Since Governor Polis’ off-hand response a couple of weeks ago to a question about whether high school football could start because he was allowing the Broncos to begin their season, the state has been abuzz with controversy over how he responded.
Polis sent an onside kick to the Colorado High School Activities Association (CHSAA) with these words, “We would be thrilled to work with CHSAA to make that happen, for the districts that are ready to go.” He then clarified, “I think there’s some opportunity to have a fall season for those who are ready.”
Since those words were uttered, it has been an up-and-down rollercoaster for the estimated 140,000 student athletes in the state who waited for CHSAA to first fumble the onside kick in an initial unanimous ‘no’ vote to start football, and other fall sports, in Season A. But, after a huge outcry from the state, CHSAA dug in and forced a fumble from the Governor’s office getting the ball back and insisting Polis’ COVID-19 Task Force change their initial variance requirements in order to allow football to be played if, as Polis initially said, “They are ready.” That was at the end of last week.
Well, Governor Polis, THEY are certainly ready as 80% of the state’s football teams in all divisions have committed to play ball! That leaves only about 50 teams out of the more than 260 teams from all divisions in the state who will sit this one out and play in Season C.
The general breakdown for schools who have elected to play in Season A includes 67% of 5A, 86% of 4A, 70% of 3A, 69% of 2A, 76% of 1A, 85% of 8-Man, and 97% of 6-Man. All sending a resounding, “We’re ready!” message.
This means that teams who have elected to wait and play in Season C, which supposedly will play on equal footing with Season A, will have far fewer chances to play common or like teams. Currently, 10 teams out of 5A, mostly all from the Metro 1 and Metro 2 conferences are waiting, and 6 teams out 4A are waiting with most out of Metro 2. In 3A the Denver Prep conference is mostly waiting, and that division will have 12 teams in Season C. The 2A division also has 12 teams waiting, and the 1A division has 10 teams waiting---mostly from the front range. The small schools, however, have only 8 teams who have elected to wait for Season C, including 6 from 8-Man and 2 from the 6-Man division. It is not clear at this point what Season C will look like with such limited opportunity for competition.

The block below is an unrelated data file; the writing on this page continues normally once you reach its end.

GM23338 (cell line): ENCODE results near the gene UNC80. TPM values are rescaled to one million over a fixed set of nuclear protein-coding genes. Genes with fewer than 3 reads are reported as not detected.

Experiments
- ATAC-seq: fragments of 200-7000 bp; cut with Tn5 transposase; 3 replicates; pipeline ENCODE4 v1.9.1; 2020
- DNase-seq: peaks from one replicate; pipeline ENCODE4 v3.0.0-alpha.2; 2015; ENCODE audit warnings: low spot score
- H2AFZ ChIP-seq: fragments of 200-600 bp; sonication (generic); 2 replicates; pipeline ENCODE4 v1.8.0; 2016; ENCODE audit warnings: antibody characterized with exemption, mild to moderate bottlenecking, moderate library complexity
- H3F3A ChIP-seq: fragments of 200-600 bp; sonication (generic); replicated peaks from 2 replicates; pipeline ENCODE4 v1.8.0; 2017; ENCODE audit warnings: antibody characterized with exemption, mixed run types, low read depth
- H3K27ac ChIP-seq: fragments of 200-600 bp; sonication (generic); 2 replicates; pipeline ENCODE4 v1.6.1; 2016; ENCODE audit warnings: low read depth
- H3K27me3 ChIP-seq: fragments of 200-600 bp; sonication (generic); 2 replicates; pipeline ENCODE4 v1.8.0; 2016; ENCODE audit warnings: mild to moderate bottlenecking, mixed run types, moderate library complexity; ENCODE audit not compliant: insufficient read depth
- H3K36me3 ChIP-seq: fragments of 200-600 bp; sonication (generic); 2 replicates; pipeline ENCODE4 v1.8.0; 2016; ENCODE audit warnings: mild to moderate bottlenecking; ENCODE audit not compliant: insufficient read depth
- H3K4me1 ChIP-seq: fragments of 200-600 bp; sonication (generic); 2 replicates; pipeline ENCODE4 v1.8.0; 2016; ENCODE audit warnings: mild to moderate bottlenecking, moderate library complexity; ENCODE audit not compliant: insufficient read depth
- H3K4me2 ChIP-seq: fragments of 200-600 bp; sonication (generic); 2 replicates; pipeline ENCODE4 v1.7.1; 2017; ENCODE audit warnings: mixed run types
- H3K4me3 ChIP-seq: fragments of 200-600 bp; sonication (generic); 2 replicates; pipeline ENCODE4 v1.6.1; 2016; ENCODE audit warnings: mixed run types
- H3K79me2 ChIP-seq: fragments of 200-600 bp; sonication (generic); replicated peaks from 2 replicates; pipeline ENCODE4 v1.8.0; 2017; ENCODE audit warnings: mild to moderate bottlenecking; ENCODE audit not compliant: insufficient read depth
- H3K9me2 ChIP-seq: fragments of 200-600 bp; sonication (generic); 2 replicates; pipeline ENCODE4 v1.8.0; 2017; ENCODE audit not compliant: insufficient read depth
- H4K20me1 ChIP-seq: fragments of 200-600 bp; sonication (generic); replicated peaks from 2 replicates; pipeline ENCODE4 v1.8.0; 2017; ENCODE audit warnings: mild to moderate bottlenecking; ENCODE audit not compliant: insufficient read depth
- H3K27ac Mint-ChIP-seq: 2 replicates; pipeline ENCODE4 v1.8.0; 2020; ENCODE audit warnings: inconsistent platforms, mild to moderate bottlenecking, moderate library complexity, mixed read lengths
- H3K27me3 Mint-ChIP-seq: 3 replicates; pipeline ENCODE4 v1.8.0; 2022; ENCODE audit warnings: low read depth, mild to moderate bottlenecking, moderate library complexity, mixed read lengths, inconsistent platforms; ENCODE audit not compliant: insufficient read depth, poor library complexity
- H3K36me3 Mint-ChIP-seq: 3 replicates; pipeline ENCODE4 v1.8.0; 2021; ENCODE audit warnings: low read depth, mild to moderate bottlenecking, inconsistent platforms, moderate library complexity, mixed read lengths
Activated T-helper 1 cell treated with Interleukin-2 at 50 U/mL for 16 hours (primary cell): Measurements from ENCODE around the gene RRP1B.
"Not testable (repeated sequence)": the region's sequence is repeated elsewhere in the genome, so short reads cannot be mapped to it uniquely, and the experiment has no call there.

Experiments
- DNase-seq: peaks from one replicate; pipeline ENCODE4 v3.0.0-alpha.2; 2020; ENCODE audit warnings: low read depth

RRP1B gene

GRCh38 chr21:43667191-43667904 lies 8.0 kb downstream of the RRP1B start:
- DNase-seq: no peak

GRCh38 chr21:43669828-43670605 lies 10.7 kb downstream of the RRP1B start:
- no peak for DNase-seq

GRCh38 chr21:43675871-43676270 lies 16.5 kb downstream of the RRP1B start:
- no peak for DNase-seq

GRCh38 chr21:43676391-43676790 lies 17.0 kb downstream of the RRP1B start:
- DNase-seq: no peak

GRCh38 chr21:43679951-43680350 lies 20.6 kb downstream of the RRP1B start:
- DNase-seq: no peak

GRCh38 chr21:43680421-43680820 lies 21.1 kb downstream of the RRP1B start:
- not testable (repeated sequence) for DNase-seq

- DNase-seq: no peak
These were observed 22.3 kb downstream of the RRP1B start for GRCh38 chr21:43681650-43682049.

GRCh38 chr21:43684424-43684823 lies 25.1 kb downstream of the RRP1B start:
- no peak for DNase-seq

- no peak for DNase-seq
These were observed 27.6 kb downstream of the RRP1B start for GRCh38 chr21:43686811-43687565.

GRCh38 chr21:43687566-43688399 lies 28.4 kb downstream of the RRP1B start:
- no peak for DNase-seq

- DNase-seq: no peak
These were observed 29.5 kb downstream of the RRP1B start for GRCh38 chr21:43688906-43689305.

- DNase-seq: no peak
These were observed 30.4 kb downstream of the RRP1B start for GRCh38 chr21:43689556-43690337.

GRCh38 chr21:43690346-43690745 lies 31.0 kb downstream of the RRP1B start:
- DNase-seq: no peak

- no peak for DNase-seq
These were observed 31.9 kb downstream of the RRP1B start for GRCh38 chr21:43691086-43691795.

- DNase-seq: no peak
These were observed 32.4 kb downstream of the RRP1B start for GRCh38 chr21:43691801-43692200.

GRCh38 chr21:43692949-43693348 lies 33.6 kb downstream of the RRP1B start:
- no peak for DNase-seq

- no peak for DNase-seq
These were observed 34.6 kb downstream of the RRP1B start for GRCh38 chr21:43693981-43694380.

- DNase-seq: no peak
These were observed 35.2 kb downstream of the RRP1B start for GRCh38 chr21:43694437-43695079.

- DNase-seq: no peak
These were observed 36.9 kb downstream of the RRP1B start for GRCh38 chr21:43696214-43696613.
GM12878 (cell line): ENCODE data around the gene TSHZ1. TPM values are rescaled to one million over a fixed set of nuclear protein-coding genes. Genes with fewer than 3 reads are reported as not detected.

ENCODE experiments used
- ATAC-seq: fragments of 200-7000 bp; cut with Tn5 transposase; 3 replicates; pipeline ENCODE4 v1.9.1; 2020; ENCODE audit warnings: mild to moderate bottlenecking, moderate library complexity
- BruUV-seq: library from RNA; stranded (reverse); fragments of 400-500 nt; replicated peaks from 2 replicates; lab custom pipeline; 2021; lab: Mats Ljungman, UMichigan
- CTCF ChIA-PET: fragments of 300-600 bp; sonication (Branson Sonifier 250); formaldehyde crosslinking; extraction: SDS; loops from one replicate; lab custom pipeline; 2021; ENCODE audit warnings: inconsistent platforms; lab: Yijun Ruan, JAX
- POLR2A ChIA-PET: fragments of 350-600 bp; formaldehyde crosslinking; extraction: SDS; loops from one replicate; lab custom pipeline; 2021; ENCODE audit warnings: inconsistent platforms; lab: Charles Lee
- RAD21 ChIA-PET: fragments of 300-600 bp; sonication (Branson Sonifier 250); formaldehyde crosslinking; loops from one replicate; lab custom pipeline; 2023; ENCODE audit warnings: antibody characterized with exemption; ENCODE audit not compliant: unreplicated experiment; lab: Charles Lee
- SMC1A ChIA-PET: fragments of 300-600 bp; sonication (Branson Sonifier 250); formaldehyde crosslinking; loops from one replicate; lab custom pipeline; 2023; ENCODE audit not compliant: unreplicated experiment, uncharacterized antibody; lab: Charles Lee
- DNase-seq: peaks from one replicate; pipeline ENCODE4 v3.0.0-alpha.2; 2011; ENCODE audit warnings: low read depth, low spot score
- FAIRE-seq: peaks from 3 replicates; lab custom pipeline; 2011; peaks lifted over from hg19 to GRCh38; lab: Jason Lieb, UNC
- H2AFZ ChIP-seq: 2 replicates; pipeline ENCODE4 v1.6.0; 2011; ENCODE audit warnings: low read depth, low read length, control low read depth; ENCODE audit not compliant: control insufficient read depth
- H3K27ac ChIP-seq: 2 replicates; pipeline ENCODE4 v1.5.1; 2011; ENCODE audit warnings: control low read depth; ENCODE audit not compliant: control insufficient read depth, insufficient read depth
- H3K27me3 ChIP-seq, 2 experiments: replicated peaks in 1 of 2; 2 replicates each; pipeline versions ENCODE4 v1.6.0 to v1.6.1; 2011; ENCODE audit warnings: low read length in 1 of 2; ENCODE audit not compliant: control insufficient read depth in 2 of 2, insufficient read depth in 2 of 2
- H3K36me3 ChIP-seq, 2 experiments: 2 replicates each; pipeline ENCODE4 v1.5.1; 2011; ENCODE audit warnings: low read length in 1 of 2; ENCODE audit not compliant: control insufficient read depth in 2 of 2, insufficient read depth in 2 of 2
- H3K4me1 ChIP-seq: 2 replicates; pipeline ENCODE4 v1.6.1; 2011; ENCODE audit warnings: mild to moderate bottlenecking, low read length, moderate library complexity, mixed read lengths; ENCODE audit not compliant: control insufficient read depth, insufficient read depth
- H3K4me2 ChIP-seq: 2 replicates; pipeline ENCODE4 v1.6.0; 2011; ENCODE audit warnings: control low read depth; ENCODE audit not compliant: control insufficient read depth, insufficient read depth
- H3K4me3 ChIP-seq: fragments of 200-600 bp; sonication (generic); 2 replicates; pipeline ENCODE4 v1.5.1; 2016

Today, on Monday, September 21 schools were required to commit to Season A or stay in Season C. They were also required to commit to following a number of safety measures including social distancing, wearing masks, and controlling other areas of concern. There are only 6 regular season games. The season begins on Thursday, September 24 when official practices can begin. Games begin the weekend of October 8-10. Playoffs will have only 8 teams qualify in each division with the state championship games, all divisions, scheduled for December 5th.
According to Trey Eder, Eads High School Athletic Director, “After today we will know more about who will be in our league based on where the numbers land in the traditional lineup. There may be a few outliers that have to move to another league to make the whole thing work. CHSAA has told us they will make the final league determinations and the schedules for each team---so we are waiting for that.”
Eder also added that the junior high programs will play now, as well. “Their schedule will be based on whatever high school schedule CHSAA gives us.”
Addition to article 9/22/2020:
As of Tuesday, CHSAA has posted a list of all schools, conferences and schedules for those who have opted to play in Season A on their website. It shows who is playing and who has elected to wait for Season C. Again, it is not clear how CHSAA will deal with Season C with the limited number of schools who are left to compete.
For instance, Las Animas, who has traditionally played in the 8-Man Ark Valley conference has elected to wait for Season C. In a video and written statement to their staff, students and parents on September 16, the Las Animas School District gave the following for the reasons to be one of the only schools in southeastern Colorado to not play in Season A:
“As it stands now with the information given to us today, we will stay with Season C. In speaking with administration and the coaches, we feel our athletes would not be ready for competitive tackle football in less than two weeks. We have been conducting an off-season workout schedule with students staying in their cohort groups at this time.”
In the video message, Las Animas High School AD Cody Hines indicated, “Season A seems too rushed and too condensed.” Hines and the Las Animas administration was also very concerned about crossing their high school cohorts which includes freshmen and sophomores in one cohort and juniors and seniors in another.
Finally, one last word needs to be said about not including volleyball in Season A as it is a traditional fall sport. The official word is that volleyball is an indoor sport, and therefore, the variances could not be approved from the Polis COVID-19 task force. It isn’t apparent that they tried very hard as the push for volleyball was not there. Many student athletes had moved on to either softball or club volleyball in the cities. However, it is obvious that this decision left holes in girls’ sports, especially, again in the small schools where athletes don’t have the opportunity to travel to the front range or did not pick up the softball. As it stands, however, volleyball will be played across the state in Season C.
Cover: Eads' Hatch Nelson (#35), Cade McDowell and Angel Medina celebrate after the Eagles won a nailbiter, 64-63, in Cheraw. Nelson blocked a PAT kick with no time left on the clock to secure the win. Photo: Wilson Photography